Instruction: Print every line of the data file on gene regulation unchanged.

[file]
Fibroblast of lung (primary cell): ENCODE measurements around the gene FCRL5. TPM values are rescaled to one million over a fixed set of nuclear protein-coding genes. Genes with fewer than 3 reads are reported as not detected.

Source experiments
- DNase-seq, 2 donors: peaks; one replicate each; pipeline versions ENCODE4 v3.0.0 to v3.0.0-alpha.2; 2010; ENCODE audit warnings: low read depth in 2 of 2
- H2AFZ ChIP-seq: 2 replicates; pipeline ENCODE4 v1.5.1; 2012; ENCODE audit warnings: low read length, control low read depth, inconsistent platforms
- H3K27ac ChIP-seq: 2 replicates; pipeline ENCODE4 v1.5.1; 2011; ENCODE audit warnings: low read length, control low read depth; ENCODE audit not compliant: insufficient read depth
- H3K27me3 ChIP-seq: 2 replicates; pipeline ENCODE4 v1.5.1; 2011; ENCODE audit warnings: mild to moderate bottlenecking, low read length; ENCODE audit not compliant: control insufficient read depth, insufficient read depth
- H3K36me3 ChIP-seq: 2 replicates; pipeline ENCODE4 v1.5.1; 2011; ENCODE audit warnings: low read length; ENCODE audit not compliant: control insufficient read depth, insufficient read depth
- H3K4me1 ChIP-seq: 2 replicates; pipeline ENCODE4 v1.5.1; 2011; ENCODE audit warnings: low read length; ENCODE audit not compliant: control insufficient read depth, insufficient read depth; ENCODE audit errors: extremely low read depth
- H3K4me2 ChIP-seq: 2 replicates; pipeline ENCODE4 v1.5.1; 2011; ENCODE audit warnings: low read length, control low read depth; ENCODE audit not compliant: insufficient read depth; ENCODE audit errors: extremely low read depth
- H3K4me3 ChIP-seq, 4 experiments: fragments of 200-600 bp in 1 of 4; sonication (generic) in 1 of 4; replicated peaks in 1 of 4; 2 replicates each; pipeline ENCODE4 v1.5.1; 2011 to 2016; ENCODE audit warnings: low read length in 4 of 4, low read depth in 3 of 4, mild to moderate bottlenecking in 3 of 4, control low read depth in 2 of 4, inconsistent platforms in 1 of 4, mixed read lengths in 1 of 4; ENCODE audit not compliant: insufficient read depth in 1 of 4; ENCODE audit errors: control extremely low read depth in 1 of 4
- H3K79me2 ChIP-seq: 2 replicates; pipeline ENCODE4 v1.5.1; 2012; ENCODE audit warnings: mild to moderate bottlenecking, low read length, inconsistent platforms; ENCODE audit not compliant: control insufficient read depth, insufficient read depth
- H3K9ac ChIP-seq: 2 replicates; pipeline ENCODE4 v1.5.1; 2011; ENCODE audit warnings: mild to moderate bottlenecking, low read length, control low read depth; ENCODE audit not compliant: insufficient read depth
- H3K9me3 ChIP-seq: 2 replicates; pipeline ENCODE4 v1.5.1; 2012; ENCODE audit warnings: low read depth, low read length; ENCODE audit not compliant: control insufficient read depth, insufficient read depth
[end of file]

Fibroblast of lung (primary cell): ENCODE measurements around the gene FCRL5. TPM values are rescaled to one million over a fixed set of nuclear protein-coding genes. Genes with fewer than 3 reads are reported as not detected.

Source experiments
- DNase-seq, 2 donors: peaks; one replicate each; pipeline versions ENCODE4 v3.0.0 to v3.0.0-alpha.2; 2010; ENCODE audit warnings: low read depth in 2 of 2
- H2AFZ ChIP-seq: 2 replicates; pipeline ENCODE4 v1.5.1; 2012; ENCODE audit warnings: low read length, control low read depth, inconsistent platforms
- H3K27ac ChIP-seq: 2 replicates; pipeline ENCODE4 v1.5.1; 2011; ENCODE audit warnings: low read length, control low read depth; ENCODE audit not compliant: insufficient read depth
- H3K27me3 ChIP-seq: 2 replicates; pipeline ENCODE4 v1.5.1; 2011; ENCODE audit warnings: mild to moderate bottlenecking, low read length; ENCODE audit not compliant: control insufficient read depth, insufficient read depth
- H3K36me3 ChIP-seq: 2 replicates; pipeline ENCODE4 v1.5.1; 2011; ENCODE audit warnings: low read length; ENCODE audit not compliant: control insufficient read depth, insufficient read depth
- H3K4me1 ChIP-seq: 2 replicates; pipeline ENCODE4 v1.5.1; 2011; ENCODE audit warnings: low read length; ENCODE audit not compliant: control insufficient read depth, insufficient read depth; ENCODE audit errors: extremely low read depth
- H3K4me2 ChIP-seq: 2 replicates; pipeline ENCODE4 v1.5.1; 2011; ENCODE audit warnings: low read length, control low read depth; ENCODE audit not compliant: insufficient read depth; ENCODE audit errors: extremely low read depth
- H3K4me3 ChIP-seq, 4 experiments: fragments of 200-600 bp in 1 of 4; sonication (generic) in 1 of 4; replicated peaks in 1 of 4; 2 replicates each; pipeline ENCODE4 v1.5.1; 2011 to 2016; ENCODE audit warnings: low read length in 4 of 4, low read depth in 3 of 4, mild to moderate bottlenecking in 3 of 4, control low read depth in 2 of 4, inconsistent platforms in 1 of 4, mixed read lengths in 1 of 4; ENCODE audit not compliant: insufficient read depth in 1 of 4; ENCODE audit errors: control extremely low read depth in 1 of 4
- H3K79me2 ChIP-seq: 2 replicates; pipeline ENCODE4 v1.5.1; 2012; ENCODE audit warnings: mild to moderate bottlenecking, low read length, inconsistent platforms; ENCODE audit not compliant: control insufficient read depth, insufficient read depth
- H3K9ac ChIP-seq: 2 replicates; pipeline ENCODE4 v1.5.1; 2011; ENCODE audit warnings: mild to moderate bottlenecking, low read length, control low read depth; ENCODE audit not compliant: insufficient read depth
- H3K9me3 ChIP-seq: 2 replicates; pipeline ENCODE4 v1.5.1; 2012; ENCODE audit warnings: low read depth, low read length; ENCODE audit not compliant: control insufficient read depth, insufficient read depth